Intimacy – Transformation

Intimacy – Transformation

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Welcome to The Daily Prayer Team messages, each day includes a passage of scripture, a reflection and a prayer. Sponsored by Saint John Greek Orthodox Church in Tampa, FL.

Do not be conformed to this world but be transformed by the renewal of your mind, that you may prove what is the will of God, what is good and acceptable and perfect. Romans 12:2

Most of us had the experience of working with clay in art class back in our school days.  We received a block of clay and were told to make a pot out of it.  First, we started to mold the clay by hand.  Then we used a wheel to get it to the kind of pot we wanted to have.  Next we put the clay pot in a kiln to “fire it”.  And then we painted a design on the finished pot.  There was a process of transformation that led a block of clay to become a beautiful pot.  That transformation didn’t happen by itself.  Staring at the block of clay didn’t transform it.  Work transformed the clay into a pot.

In many ways, we are like blocks of clay.  In order to become God’s vessels, in order to become apostles, in order to achieve salvation, we need to be molded, like the block of clay, into a beautiful vessel.  This takes work.  It takes transformation.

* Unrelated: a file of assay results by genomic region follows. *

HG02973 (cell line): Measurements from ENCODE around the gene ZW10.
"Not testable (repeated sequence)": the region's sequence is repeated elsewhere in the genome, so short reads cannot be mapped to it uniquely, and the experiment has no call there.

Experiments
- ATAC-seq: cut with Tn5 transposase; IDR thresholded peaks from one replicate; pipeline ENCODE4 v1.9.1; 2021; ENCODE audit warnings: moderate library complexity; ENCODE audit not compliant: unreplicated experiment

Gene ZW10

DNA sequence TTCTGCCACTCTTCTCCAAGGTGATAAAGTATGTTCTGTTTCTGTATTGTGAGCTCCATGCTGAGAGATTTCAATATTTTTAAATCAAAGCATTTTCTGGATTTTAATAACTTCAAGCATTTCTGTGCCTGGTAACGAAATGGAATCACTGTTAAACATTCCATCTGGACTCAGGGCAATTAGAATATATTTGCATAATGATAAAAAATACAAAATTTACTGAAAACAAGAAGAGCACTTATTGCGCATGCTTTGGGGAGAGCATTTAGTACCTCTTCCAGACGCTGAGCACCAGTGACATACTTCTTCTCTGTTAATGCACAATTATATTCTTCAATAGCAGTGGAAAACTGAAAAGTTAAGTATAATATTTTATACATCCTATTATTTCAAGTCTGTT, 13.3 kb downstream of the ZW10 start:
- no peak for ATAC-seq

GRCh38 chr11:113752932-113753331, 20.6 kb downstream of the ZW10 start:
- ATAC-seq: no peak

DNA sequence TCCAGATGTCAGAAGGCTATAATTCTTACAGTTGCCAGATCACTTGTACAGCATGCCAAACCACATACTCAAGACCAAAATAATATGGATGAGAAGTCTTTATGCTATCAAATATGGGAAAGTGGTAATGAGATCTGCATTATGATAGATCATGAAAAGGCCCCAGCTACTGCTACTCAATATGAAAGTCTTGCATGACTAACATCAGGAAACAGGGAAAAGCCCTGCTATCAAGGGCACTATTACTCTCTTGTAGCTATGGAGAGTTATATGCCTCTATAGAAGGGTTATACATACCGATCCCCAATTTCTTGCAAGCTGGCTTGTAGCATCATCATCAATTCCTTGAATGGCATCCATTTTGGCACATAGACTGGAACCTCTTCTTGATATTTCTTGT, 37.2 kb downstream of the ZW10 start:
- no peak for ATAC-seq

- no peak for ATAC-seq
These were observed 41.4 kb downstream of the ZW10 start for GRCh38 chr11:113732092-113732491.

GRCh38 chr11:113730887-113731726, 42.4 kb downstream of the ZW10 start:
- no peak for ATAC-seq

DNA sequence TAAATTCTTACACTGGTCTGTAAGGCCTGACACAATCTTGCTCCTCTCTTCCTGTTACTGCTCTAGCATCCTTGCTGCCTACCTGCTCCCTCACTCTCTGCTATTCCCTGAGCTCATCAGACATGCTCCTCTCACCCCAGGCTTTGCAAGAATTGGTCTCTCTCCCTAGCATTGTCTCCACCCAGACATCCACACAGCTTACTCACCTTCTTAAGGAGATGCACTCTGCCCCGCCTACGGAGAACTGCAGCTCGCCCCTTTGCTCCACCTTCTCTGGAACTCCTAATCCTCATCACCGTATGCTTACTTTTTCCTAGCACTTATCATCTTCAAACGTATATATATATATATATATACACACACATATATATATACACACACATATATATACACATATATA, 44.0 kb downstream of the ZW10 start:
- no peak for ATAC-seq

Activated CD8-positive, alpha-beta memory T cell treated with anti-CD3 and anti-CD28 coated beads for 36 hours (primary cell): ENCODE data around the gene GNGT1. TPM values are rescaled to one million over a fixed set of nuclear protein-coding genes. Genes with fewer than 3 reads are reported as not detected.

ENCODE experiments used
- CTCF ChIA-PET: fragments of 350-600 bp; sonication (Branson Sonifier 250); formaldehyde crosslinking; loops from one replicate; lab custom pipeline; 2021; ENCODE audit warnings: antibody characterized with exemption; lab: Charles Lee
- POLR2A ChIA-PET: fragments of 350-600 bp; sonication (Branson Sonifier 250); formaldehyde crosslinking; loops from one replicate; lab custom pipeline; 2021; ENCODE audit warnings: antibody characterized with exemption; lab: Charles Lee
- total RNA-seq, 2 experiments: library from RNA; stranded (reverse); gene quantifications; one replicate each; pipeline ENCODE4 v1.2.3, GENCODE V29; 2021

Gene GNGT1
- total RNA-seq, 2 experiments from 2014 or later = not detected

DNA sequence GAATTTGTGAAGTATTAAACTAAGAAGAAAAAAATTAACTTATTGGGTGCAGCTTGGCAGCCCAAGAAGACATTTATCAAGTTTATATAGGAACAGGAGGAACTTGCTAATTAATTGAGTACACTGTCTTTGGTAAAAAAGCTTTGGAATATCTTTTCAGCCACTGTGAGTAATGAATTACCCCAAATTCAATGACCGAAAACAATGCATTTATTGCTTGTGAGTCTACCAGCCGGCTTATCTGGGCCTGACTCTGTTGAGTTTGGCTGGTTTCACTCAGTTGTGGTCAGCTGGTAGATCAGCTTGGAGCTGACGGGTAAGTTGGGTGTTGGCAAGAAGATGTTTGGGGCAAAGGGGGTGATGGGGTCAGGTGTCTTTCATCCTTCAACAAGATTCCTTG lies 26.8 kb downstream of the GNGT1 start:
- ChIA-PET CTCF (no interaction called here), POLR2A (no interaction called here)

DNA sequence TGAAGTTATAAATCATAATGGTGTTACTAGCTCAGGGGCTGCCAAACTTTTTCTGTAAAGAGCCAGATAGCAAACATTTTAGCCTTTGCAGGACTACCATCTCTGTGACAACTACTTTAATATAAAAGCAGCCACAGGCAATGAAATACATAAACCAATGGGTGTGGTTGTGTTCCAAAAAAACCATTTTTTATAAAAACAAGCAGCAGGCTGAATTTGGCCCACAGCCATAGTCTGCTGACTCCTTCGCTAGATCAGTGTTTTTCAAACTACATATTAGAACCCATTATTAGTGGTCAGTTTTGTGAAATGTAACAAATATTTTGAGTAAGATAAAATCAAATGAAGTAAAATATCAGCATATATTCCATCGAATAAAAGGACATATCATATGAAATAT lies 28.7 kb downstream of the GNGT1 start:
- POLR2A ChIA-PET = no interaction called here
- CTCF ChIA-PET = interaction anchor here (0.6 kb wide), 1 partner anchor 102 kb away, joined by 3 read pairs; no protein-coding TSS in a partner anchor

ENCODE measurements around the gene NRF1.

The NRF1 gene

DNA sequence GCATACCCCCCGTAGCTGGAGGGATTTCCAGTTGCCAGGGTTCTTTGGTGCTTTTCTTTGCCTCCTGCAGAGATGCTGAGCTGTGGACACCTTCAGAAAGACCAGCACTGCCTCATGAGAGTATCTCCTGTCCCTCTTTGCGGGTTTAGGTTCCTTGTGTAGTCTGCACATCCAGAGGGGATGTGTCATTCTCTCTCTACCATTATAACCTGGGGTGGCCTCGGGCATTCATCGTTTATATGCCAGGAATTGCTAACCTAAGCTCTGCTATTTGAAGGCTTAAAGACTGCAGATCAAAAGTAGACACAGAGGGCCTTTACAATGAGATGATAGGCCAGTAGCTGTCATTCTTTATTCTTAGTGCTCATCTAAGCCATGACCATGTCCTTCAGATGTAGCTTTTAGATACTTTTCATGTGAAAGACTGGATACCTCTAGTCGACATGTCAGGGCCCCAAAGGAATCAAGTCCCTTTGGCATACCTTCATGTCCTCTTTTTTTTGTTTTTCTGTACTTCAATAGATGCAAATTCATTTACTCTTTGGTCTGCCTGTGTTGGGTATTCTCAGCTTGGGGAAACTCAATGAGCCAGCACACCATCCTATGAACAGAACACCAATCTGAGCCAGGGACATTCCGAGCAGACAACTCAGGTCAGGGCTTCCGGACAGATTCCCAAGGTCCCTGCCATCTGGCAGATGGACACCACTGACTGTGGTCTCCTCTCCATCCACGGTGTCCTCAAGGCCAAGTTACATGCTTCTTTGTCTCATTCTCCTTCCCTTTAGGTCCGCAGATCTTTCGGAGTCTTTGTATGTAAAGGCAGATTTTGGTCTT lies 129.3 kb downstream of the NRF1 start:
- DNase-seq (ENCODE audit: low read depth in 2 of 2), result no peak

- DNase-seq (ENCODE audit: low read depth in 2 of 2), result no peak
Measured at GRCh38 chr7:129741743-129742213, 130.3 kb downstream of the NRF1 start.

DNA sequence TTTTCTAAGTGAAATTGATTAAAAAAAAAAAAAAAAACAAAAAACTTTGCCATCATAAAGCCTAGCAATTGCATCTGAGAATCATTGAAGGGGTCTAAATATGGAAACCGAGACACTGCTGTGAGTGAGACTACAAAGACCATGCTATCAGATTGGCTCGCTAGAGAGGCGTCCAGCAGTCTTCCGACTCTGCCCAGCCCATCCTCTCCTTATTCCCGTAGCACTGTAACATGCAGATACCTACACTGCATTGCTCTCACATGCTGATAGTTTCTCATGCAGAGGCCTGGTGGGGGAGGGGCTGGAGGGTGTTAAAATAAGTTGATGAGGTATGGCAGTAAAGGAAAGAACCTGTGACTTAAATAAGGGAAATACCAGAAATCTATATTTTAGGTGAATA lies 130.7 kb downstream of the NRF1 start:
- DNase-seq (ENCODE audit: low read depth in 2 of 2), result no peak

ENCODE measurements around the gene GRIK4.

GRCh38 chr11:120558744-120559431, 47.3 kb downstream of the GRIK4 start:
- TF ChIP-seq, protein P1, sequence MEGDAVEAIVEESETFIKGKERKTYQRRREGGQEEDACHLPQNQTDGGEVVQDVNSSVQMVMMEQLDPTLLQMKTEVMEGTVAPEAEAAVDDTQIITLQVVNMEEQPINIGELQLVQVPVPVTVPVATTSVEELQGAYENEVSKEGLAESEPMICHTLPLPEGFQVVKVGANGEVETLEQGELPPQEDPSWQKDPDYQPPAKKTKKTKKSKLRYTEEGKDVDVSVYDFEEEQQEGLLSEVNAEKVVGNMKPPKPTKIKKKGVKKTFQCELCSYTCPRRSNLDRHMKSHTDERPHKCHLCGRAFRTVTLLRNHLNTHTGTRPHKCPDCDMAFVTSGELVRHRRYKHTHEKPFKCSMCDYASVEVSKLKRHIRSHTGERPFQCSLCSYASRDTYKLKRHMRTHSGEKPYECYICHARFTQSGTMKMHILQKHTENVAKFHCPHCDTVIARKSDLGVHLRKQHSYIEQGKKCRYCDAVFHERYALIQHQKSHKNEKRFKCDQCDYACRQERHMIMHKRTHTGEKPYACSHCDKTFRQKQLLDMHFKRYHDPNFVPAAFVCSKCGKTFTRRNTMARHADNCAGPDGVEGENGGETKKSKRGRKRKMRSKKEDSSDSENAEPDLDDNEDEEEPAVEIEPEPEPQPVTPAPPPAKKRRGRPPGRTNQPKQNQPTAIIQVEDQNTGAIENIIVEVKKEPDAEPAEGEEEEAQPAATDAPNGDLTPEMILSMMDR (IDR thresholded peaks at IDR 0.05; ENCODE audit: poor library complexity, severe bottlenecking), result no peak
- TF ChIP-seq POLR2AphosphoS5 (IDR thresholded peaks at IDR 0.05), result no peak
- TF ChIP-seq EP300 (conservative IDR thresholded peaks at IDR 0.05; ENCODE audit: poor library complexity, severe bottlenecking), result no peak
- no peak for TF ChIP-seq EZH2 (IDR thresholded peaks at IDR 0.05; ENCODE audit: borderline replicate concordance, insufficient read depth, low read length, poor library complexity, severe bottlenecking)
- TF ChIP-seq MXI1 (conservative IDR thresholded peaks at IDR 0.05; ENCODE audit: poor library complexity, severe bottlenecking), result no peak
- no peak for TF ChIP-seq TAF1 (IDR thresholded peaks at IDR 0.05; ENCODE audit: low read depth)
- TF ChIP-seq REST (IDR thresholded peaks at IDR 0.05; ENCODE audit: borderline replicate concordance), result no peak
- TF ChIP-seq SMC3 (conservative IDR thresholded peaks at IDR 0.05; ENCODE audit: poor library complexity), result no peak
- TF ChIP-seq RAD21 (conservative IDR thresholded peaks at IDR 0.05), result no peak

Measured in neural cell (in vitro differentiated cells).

In spirituality, there are two parties to transformation.  One is us.  We have to have a desire to be transformed.  We are like the clay.  The other party is God, who is like the potter.  We must allow ourselves to be transformed.  We must desire transformation and we must have the humility and the faith to allow God to transform us.  

People’s behavior at times confounds me.  There are people in church every Sunday who will tell me that I preached too long.  They will even tell me how many minutes the sermon was.  There are people who will bypass the church and go straight to the hall.  Someone told me recently that she thinks the hall is as sacred as the church building, which perhaps explains why she rarely comes into the church.  I’ve always wanted to ask these people “Do you want to be transformed?”  “Do you come to church to be transformed?”  That’s actually probably a fair question to ask everyone, even myself.  Do we want to be transformed? Do we come to church each Sunday seeking transformation?  And if we aren’t coming for transformation, what are we coming for?  Entertainment? Validation?  Socialization?